I want you to see me; but I want to be left alone. I want you to call me; and I don’t want to answer the phone. I want you to knock at my door; and I want to hide under the covers. Invite me to your party; so I can tell you I have other plans. Give me a job; so I can spit in your face and tell you I’m entitled to more. Let me talk to you through a computer; so I don’t have to look you in the eye. Let me forget what it is to be alive; so that I can escape into a lush dream where I can control when the sun sets.
I admit I had to take a break without knowing if I’d ever come back to writing these posts. I enjoyed it at first, but then quickly found myself checking the WordPress stats all day. I developed a Pavlovian response to the little dings in my inbox that signified a new follower or like; the immediacy of viewership creating in me a dopamine high that is utterly dangerous. It tells me I’m on to something, I’ve figured it out. It’s that feeling when Edmond Dantés discovers the map to his soon-to-be uncovered buried treasure.
I soon found myself trying to hack the system, reading articles that sounded like: Minute-to-Minute Instagram Posting Metrics, How To Gain WordPress Followers and Influence Twitter Trends, So You Want To Be A Blogger? and even watching YouTube videos with tips and tricks that tell you to post at least twice a day, use hashtags, be honest, be yourself, be patient and soon you’ll find yourself with a loyal brand following! I admit that it took no time at all for me to try and write and post what I thought you wanted to read and how best to get you to read it.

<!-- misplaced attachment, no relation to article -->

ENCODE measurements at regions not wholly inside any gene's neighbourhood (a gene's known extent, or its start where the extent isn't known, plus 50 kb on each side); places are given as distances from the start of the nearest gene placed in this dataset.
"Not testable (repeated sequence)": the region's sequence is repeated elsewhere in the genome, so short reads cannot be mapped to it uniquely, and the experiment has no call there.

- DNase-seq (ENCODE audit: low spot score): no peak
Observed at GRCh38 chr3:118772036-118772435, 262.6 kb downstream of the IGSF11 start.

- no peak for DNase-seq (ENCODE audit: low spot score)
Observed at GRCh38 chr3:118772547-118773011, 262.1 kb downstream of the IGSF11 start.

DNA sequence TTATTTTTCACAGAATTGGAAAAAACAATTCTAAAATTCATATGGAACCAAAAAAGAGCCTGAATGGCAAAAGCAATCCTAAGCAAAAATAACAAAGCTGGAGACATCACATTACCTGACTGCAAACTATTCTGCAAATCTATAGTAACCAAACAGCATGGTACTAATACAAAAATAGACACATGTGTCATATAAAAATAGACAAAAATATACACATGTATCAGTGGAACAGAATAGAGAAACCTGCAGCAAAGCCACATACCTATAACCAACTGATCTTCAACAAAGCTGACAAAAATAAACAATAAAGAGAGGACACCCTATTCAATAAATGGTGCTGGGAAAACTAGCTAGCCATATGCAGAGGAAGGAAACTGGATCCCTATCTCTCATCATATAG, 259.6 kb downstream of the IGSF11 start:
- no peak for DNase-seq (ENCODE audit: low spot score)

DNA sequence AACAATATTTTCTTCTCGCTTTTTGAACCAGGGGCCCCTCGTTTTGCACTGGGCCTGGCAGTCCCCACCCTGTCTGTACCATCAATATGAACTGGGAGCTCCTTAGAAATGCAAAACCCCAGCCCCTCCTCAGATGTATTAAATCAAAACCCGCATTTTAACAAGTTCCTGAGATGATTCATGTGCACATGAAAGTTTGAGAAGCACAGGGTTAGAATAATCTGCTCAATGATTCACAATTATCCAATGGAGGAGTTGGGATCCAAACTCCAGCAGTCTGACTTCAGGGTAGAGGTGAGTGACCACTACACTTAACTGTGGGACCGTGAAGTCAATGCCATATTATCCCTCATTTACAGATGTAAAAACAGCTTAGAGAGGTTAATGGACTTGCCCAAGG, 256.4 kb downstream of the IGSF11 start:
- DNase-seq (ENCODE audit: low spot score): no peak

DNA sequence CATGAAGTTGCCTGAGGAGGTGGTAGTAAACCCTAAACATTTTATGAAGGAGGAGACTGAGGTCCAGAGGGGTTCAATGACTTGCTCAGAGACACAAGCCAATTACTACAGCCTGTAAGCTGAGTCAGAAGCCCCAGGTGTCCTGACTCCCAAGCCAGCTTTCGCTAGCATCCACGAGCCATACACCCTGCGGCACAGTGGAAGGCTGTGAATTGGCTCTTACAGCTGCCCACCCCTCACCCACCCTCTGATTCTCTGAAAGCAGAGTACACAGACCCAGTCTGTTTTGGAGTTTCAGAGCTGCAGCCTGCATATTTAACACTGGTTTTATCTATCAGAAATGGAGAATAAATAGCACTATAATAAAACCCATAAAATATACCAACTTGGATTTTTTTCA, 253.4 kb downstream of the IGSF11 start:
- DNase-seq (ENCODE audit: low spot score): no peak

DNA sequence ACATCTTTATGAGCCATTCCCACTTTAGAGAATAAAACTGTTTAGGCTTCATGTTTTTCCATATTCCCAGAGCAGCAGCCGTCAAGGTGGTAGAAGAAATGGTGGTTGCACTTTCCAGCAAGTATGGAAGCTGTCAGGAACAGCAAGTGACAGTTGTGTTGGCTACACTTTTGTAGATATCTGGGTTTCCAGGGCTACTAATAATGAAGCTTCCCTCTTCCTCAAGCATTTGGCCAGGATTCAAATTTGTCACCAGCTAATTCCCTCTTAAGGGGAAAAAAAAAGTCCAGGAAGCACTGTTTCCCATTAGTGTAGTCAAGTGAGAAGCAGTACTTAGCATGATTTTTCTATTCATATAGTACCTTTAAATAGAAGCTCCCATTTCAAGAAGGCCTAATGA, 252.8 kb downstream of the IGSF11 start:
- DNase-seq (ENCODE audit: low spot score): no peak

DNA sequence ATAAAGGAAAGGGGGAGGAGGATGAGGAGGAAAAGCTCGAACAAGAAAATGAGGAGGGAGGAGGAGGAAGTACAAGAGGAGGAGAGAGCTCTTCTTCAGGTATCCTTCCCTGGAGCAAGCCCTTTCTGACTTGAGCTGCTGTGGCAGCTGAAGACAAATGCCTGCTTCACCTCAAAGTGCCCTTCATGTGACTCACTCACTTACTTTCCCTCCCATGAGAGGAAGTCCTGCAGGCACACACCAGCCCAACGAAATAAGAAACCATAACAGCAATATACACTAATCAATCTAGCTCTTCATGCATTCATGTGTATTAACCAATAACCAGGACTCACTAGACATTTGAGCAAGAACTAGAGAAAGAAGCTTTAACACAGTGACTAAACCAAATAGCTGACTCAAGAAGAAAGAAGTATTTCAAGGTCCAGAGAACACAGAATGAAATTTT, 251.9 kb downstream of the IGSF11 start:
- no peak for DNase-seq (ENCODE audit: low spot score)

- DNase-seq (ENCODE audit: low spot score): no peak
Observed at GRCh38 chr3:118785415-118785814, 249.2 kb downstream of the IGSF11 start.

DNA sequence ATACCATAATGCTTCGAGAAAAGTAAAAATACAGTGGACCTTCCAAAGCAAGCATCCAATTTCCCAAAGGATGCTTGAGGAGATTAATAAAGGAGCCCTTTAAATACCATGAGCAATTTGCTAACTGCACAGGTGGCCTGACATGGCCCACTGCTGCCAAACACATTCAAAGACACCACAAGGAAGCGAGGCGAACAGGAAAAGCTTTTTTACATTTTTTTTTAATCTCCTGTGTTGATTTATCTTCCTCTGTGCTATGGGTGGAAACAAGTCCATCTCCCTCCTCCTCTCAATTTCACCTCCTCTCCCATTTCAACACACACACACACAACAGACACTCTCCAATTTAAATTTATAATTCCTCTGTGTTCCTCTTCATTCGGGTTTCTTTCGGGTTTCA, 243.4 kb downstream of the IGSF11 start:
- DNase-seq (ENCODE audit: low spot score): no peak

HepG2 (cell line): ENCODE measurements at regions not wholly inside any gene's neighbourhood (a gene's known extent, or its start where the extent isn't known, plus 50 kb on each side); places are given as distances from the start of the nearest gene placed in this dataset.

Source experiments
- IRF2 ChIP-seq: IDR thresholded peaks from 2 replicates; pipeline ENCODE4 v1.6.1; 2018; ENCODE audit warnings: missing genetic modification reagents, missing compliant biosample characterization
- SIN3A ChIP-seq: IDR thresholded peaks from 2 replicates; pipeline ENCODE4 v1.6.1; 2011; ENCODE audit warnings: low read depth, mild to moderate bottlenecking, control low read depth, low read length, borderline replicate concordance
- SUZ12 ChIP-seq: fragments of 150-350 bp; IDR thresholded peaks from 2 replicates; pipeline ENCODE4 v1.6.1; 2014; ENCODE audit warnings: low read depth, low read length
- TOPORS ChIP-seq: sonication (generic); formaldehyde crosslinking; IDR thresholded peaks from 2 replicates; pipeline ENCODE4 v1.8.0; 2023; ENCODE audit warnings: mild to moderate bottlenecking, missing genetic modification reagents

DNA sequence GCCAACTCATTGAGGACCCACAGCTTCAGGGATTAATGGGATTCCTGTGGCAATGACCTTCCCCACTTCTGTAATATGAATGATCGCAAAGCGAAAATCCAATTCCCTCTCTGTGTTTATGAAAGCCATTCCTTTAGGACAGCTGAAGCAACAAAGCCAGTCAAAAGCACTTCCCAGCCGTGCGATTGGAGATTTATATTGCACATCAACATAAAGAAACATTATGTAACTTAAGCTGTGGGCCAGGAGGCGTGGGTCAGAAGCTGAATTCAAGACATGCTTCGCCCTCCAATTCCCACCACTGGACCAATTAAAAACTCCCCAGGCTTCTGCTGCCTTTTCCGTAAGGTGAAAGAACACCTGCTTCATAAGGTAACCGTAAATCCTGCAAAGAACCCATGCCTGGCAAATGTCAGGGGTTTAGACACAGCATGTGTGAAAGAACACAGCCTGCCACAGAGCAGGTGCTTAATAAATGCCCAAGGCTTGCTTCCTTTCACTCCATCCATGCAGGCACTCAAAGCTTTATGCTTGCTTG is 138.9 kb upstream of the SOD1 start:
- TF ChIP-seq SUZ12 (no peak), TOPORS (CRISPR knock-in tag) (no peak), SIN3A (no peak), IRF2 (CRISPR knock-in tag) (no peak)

And what began as a great feeling quickly became an obsession.
So I stopped and took a breath. This is the civil war that routinely cycles through my body; the war between the mind and the heart; the need to impress versus the need to express; the ego versus the spirit. It is an ancient war and one that doesn’t belong only to me and the problem is: it will happen again. It’s happening right now. Some days I’m aware of it, other days not so much.
So how can I disrupt this pattern?
Is it possible to be completely authentic to one’s own artistic integrity when literally everything can be measured by some sort of statistic? Is it a matter of living in an acceptable ignorance? Is it swearing away social media forever and becoming an eccentric street painter?
There is something that happens to my brain when I see friends of mine getting hundreds, if not thousands of likes on social media. At first I am in disbelief, followed by jealousy and sometimes anger. “Why don’t I have thousands of followers?” I ask myself routinely, “What am I doing wrong? Am I good enough? Maybe I’ll never measure up? They’re lucky because they have [some magical power]. They’re hot and travel the world and of course they’re going to get followers. I just need to find my audience. I just need more time. If I didn’t have to work so much, then I’d figure it out.”